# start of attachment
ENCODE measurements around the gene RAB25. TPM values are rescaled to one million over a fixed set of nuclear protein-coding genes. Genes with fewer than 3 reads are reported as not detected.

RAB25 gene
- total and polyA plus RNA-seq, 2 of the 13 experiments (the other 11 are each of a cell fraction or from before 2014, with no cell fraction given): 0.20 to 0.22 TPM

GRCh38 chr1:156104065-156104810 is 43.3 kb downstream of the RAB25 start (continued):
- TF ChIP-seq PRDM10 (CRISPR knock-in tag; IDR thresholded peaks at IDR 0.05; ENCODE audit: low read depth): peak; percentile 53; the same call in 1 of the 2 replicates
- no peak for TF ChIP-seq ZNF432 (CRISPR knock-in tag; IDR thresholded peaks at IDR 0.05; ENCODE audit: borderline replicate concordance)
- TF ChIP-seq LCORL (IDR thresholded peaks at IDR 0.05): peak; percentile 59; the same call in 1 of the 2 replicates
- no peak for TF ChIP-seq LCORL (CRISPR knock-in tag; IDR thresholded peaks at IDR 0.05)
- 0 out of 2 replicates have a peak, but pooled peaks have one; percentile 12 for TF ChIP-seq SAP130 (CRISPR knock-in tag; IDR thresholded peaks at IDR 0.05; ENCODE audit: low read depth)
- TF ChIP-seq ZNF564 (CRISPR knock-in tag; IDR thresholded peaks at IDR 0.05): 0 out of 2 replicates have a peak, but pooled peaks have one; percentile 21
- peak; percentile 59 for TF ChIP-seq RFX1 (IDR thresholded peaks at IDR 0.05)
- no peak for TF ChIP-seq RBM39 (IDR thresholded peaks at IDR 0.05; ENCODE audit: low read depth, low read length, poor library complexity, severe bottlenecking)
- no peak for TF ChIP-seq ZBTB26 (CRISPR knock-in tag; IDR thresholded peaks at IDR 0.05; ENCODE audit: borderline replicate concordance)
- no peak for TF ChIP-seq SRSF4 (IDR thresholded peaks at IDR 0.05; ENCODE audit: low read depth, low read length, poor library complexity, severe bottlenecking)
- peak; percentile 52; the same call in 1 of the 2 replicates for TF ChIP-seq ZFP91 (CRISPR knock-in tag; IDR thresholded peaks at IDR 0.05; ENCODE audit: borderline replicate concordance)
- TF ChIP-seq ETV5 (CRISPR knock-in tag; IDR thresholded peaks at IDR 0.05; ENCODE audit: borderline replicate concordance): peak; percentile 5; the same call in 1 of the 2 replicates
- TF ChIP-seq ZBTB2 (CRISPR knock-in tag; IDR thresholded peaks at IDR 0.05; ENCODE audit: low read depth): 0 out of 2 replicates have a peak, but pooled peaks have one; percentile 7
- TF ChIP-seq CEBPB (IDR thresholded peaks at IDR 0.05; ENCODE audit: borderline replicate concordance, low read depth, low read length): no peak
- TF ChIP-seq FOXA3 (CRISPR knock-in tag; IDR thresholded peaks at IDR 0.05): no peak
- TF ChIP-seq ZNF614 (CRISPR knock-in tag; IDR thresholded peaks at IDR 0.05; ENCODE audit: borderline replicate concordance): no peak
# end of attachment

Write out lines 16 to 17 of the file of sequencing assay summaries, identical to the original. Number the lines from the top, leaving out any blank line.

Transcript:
- TF ChIP-seq ETV5 (CRISPR knock-in tag; IDR thresholded peaks at IDR 0.05; ENCODE audit: borderline replicate concordance): peak; percentile 5; the same call in 1 of the 2 replicates
- TF ChIP-seq ZBTB2 (CRISPR knock-in tag; IDR thresholded peaks at IDR 0.05; ENCODE audit: low read depth): 0 out of 2 replicates have a peak, but pooled peaks have one; percentile 7